Page Tuner: “Just Kids” by Patti Smith

just-kids

There are those brave souls who put so much of themselves into their creations that their lives become works of art in and of themselves. This book is the story of two such adventurers.

Patti Smith’s “Just Kids” is a stunning, engrossing, elegiac tribute to her artistic soul mate, Robert Mapplethorpe. It’s been said that this is the best book ever written about becoming an artist. I agree. In all of the artist biographies that I’ve read, none have the pathos and depth of emotion embodied by this story of love and loss and triumph and tragedy. It probably doesn’t come as a surprise to anyone that Smith is a supremely talented writer. Her voice in written form is just as distinctive as her voice as a singer-songwriter, and she is able to be just as visceral and evocative in print as she is in song. The story begins with two aspiring “kids” trying to make their way in the world as creative people, and follows an epic arc into betrayal, drugs, and confused sexuality, into artistic actualization and eventual redemption. The story is so beautifully symmetrical, almost as if it was written as fiction, but the force of Smith’s words belies the truth at the heart of the tale.

Robert Mapplethorpe was a gay man who just happened to fall in love with a very unique woman. His work as a photographer, painter, and sculptor was challenging, conflicted, and intense, reflecting the temperaments of the man himself. Patti was there as his sole confidant and support as he struggled to define himself and his artistic voice. The bond shared between these two people was not defined by sexuality or the conventional definitions of romantic love. Rather, their bond was based on an intense and intimate need for self-expression and mutual trust. They loved each other as deeply and truly as two humans can.

We watch as the relationship between the two of them morphs and changes as they each become the artists they were born to be. We stand in awe as Patti records her first singles, and we are inside the studio when Mapplethorpe first finds his calling as a photographer. Finally, we are invited in the most private moments of their lives, as Mapplethorpe is slowly ravaged by disease and Patti makes peace with their troubled past. In the beginning, it all started with a beautiful object created out of someone’s desire. This is also where the story ends, in some of the most heartbreaking words ever committed to the page.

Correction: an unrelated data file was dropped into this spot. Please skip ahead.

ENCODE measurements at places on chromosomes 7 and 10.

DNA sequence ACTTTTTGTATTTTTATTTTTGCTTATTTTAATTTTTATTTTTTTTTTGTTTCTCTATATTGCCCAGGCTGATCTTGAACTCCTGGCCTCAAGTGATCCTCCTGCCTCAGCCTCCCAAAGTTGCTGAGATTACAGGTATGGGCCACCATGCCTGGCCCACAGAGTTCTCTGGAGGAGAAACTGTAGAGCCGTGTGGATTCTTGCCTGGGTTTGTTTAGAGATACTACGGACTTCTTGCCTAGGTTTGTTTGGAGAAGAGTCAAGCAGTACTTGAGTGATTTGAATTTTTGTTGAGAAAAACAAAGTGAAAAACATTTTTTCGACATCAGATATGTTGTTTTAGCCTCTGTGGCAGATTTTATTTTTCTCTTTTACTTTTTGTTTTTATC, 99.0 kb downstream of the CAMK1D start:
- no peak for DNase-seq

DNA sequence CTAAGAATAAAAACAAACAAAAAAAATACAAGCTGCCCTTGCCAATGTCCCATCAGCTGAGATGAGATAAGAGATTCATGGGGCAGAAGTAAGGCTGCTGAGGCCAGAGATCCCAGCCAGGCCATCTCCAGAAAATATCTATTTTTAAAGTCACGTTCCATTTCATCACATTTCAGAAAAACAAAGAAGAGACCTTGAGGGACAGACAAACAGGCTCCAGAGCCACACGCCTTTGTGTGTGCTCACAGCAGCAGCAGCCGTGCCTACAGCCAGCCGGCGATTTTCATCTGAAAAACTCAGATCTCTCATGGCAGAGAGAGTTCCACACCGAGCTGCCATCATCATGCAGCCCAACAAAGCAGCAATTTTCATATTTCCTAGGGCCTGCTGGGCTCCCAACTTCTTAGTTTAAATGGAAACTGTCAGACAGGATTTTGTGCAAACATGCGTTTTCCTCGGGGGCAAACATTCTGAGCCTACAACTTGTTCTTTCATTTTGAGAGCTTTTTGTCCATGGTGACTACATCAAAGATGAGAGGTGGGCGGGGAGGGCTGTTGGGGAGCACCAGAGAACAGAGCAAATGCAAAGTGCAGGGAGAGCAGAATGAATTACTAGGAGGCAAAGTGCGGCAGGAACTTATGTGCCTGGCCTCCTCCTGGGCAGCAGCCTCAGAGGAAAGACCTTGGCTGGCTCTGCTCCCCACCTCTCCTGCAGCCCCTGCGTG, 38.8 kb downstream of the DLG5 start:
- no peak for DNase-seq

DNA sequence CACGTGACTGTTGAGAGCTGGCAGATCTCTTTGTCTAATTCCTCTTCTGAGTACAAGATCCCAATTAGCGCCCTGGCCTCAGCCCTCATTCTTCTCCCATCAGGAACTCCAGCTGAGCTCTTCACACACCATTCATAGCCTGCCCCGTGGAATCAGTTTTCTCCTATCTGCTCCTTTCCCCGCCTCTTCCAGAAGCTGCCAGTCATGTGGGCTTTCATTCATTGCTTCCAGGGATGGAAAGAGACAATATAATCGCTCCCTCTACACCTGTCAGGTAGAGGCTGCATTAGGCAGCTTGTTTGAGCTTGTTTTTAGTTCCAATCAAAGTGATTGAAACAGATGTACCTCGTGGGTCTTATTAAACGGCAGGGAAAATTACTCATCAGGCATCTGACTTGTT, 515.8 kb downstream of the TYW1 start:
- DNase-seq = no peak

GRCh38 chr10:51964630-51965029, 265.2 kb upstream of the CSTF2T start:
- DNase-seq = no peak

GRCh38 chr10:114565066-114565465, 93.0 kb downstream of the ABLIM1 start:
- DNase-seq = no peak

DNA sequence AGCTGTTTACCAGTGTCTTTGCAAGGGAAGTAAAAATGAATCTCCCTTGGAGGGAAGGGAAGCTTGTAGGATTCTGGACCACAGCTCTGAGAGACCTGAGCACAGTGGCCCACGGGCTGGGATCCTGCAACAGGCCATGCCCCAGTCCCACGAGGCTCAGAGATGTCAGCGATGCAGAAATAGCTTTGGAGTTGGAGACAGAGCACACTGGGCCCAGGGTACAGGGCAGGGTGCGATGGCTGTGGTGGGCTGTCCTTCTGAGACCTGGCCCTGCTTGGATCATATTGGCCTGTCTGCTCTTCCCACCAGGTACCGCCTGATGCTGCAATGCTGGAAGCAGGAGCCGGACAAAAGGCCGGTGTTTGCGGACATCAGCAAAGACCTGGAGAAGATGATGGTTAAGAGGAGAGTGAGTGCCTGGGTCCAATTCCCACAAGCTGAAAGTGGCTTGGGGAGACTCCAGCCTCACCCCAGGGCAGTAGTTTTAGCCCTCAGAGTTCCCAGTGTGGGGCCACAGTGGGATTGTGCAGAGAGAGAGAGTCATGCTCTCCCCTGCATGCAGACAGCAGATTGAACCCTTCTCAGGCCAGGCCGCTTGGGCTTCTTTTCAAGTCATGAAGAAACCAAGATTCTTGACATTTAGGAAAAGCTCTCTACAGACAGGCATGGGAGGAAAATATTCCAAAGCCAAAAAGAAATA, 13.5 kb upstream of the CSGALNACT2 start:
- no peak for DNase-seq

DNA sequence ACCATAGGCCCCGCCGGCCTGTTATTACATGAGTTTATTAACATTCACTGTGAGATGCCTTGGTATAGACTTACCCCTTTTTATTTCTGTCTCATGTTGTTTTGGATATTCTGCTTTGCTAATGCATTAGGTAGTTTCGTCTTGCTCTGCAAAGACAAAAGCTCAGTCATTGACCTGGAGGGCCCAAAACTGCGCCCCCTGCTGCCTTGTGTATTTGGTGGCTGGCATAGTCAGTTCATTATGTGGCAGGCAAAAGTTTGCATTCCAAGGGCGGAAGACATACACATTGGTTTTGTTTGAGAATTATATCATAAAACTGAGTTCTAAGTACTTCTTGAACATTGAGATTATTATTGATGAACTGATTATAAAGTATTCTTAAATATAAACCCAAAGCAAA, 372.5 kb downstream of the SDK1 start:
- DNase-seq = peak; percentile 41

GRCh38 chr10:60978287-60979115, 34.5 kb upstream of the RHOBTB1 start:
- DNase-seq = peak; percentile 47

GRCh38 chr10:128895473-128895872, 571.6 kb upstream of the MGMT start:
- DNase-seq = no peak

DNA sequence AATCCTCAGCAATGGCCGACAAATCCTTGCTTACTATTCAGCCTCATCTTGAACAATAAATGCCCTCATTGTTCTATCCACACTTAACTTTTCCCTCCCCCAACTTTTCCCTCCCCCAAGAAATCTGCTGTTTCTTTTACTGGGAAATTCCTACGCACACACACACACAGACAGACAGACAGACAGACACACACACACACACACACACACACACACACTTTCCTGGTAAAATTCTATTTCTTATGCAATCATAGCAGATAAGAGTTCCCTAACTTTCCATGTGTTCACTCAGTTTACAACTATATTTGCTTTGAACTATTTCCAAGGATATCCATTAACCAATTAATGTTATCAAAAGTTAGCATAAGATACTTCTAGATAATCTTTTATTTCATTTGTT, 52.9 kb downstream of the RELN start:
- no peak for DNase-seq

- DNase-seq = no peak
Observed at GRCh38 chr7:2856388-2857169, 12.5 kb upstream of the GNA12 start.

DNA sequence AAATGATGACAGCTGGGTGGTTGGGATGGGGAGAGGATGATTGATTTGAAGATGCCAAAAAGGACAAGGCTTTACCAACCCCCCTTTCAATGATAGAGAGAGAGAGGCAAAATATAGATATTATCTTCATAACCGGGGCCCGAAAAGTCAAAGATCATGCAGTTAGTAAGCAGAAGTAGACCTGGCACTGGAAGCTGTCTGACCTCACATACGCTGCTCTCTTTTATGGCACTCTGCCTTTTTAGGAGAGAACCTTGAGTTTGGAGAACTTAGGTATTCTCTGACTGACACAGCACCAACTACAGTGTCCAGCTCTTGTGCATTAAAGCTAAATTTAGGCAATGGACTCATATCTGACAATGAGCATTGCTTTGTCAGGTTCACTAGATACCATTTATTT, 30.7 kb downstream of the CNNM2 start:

The book also features evocative cameos from many of the old ghosts of New York among its varied cast. Burroughs and Hendrix make guest appearances, Janis Joplin stops by for drink, redneck genius Sam Sheppard takes Patti on a date to Max’s Kansas City, beat poets haunt the back pages, and the omnipresent spirit of Dylan hangs over it all like an autumn fog. The Chelsea Hotel is the scene of the main action, back in the glory days of the early 1970s. Tragic genius Arthur Rimbaud is presented as her obsession, her school-girl crush and her biggest inspiration, aside from Dylan. She conflates these two figures into one poetic archetype, like different sides of the same coin. New York itself is the other main character in the story. It watches the story like a gargoyle perched on a windswept ledge, and we feel its gritty texture on most every page.

Although she found her fame as a musician, Patti Smith always wanted to be a writer, even before music took hold of her. This is made clear by her reminiscences of her youth spent with musty books and the elaborate games of make-believe that she played with her siblings. She has said that Mapplethorpe once told her that she was the only one who could possibly write their story, and it’s difficult to imagine how anyone else could have approached this tale with the same amount of grace. These are the memories of searching, memories of a fearless heart. It is, quite simply, one of the most beautiful and amazing stories I have ever read.

This book is the story of two magnificent, extraordinary lives, and the love that held them together. It’s an amazing and life-affirming story, and it all started with a couple of kids.

2 thoughts on “Page Tuner: “Just Kids” by Patti Smith

  1. I saw Patti Smith here in Eugene at the Lone Star Bar where Pat Travers from Canada played with his band a few weeks before and the daring duo of Barney Kessell & Herb Ellis jammed around the same time. The Lone Star Bar may have been on Broadway but it was not glamorous by any stretch of the imagination; a long thin room with the bandstand in the middle. It didn’t matter what kind of a dive it was, Patti Smith rocked; hard & intense. ‘Easter’ was already out and well-known because of some solid air-play on KZEL, a forward thinking FM station which knew a great album when they heard one. The problem with a one-nighter is the need to make contact and socialize but being stymied by the very nature of the format. The end result is we know her a lot better than she knows us. No matter how responsive the crowd was it happened, it was over and she had to move on. But there is no substitute for a live performance. Seeing a Van Gough up close is far superior to a two dimensional print in a book. We were very fortunate to see a true legend and a star up close and impersonal.

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